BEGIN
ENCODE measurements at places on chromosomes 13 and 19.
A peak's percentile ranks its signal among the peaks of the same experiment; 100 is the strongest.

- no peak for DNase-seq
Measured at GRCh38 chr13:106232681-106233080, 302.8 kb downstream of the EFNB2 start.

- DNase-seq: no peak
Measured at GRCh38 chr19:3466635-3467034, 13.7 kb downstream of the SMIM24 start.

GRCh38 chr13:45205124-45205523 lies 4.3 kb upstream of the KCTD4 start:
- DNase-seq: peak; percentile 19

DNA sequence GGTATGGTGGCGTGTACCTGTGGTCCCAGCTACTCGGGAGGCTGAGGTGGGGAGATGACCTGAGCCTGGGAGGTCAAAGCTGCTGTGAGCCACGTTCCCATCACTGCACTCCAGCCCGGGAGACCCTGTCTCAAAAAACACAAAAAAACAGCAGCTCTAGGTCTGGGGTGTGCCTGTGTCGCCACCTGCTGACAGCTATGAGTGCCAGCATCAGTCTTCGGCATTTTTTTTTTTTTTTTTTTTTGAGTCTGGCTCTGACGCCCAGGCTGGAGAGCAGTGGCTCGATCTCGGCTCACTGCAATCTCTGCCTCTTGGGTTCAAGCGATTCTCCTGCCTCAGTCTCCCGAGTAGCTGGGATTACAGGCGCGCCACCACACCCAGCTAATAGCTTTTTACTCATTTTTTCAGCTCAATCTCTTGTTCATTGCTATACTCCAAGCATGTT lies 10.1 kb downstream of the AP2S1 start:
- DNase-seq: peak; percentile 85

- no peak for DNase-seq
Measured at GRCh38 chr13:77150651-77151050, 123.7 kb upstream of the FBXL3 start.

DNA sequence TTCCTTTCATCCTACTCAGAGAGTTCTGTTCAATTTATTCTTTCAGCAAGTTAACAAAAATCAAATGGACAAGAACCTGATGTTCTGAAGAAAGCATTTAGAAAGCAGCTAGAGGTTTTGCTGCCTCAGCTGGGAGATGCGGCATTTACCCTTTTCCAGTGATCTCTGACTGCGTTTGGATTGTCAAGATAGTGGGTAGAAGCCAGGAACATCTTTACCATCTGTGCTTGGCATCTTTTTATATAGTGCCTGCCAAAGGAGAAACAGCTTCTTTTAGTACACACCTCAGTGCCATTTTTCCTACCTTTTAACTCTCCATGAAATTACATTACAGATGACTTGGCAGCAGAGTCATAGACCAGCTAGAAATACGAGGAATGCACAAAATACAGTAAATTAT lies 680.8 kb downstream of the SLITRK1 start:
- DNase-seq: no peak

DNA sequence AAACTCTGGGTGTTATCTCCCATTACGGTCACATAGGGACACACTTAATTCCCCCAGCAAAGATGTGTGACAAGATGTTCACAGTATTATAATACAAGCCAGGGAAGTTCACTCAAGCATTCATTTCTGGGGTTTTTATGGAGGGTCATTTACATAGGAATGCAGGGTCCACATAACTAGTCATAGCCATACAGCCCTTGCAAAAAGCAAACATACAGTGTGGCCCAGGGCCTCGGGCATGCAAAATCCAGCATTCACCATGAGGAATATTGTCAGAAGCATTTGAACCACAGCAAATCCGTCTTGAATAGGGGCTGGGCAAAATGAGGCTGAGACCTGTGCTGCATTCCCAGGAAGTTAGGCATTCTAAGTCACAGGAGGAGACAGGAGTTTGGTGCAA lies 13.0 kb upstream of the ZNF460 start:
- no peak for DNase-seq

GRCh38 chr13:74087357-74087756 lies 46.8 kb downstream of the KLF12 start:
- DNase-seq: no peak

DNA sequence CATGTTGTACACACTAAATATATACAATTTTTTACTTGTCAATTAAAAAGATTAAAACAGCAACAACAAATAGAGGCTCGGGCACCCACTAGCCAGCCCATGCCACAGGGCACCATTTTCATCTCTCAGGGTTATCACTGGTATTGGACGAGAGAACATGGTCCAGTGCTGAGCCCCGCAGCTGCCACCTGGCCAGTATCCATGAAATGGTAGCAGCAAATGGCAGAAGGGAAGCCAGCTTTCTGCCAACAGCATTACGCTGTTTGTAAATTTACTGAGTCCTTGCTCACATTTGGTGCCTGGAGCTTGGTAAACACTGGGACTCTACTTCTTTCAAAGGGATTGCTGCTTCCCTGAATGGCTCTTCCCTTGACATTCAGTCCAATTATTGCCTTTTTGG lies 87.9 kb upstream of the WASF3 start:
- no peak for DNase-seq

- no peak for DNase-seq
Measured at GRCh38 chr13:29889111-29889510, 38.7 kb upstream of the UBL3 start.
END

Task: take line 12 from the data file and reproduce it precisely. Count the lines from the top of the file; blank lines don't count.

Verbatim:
Measured at GRCh38 chr13:77150651-77151050, 123.7 kb upstream of the FBXL3 start.